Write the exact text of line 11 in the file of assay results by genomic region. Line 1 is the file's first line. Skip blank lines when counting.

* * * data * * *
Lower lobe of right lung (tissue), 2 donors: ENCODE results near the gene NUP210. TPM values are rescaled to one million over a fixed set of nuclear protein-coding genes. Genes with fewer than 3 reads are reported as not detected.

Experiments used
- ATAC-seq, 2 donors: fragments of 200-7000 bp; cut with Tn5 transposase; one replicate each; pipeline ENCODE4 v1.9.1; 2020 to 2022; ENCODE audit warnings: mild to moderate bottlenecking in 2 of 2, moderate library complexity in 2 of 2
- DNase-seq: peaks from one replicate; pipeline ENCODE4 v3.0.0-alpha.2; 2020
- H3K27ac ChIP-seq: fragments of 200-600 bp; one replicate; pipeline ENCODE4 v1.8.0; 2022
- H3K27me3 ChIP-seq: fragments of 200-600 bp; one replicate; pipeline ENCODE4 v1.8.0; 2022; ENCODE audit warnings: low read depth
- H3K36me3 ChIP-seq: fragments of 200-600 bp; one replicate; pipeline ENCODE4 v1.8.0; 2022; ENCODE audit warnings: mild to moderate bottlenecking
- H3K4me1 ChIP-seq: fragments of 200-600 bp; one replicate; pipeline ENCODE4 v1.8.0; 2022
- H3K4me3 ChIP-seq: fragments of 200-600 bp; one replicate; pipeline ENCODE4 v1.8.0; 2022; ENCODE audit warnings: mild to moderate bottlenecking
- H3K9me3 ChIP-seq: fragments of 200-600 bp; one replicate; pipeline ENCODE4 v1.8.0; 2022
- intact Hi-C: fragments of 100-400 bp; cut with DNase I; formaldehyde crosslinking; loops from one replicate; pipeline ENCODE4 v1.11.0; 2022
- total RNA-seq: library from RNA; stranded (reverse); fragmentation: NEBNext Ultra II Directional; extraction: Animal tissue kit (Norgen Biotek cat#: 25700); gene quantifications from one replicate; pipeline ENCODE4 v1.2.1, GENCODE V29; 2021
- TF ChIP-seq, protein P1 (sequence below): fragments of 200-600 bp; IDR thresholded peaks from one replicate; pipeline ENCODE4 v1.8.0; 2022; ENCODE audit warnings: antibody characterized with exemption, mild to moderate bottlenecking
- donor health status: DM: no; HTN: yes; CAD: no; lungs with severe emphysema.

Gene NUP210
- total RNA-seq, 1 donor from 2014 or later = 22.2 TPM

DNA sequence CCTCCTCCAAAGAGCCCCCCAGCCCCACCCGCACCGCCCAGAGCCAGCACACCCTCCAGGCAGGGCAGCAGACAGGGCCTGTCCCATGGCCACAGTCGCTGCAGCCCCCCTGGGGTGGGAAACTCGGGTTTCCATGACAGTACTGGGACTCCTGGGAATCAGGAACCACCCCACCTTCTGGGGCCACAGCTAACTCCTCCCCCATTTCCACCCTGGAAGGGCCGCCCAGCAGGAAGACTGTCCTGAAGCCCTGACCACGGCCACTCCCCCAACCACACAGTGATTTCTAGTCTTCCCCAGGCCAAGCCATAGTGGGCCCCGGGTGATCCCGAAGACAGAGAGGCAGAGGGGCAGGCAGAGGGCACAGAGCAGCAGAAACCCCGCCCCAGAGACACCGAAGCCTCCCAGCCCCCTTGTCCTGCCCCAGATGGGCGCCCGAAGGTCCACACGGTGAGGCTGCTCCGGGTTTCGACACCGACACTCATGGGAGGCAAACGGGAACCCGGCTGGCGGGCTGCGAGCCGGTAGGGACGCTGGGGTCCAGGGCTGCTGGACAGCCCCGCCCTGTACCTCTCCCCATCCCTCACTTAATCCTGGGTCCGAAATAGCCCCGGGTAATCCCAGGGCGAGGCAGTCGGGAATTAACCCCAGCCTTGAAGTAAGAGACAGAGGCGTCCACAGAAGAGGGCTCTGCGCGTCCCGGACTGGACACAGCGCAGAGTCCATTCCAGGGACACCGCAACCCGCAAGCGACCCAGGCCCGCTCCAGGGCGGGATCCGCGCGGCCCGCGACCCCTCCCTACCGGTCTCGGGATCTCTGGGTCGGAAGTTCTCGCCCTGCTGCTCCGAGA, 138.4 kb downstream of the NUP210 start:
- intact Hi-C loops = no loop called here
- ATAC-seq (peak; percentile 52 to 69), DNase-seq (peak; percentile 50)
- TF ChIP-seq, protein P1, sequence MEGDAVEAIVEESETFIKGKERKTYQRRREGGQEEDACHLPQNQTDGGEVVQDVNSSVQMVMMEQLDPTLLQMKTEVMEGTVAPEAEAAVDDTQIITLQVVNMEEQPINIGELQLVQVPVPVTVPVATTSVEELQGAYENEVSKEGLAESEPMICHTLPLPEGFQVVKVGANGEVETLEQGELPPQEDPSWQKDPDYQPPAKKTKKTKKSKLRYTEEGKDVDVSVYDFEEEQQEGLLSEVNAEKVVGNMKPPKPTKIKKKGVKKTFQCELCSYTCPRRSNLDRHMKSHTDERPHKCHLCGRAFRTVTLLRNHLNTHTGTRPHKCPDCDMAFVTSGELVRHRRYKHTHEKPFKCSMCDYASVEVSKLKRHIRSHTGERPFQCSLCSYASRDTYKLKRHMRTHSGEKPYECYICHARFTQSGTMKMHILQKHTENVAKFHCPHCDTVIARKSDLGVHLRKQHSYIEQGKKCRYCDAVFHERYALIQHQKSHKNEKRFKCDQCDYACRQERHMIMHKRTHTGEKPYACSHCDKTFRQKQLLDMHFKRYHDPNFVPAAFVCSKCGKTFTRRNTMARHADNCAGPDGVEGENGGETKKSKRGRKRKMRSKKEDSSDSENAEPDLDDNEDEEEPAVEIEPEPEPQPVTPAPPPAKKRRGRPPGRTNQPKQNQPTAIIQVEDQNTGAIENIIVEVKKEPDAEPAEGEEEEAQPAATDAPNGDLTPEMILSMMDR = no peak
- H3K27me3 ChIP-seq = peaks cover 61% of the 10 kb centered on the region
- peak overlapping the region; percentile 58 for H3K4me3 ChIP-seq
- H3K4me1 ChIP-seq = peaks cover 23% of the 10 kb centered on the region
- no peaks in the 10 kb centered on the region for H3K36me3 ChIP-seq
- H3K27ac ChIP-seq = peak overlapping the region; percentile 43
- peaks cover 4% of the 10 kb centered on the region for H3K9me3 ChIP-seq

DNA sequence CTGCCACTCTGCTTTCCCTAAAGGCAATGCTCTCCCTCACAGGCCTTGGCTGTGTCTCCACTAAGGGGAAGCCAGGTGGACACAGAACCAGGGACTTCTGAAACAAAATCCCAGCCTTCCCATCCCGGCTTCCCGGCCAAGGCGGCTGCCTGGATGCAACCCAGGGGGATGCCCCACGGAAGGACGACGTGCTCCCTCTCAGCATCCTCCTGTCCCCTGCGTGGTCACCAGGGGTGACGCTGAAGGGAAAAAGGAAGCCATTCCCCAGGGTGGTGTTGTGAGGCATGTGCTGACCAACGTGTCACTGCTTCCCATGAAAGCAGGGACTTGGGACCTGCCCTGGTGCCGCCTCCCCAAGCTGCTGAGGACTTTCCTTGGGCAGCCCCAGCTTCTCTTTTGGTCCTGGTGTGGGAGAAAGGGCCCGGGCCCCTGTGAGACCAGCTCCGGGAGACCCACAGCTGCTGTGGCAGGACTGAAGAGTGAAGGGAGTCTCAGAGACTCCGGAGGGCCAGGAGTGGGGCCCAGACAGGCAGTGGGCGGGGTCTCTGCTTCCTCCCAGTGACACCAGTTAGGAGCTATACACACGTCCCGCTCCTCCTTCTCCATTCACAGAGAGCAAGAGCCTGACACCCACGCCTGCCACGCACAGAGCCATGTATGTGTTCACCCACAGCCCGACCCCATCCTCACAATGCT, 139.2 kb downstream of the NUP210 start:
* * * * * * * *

- intact Hi-C: fragments of 100-400 bp; cut with DNase I; formaldehyde crosslinking; loops from one replicate; pipeline ENCODE4 v1.11.0; 2022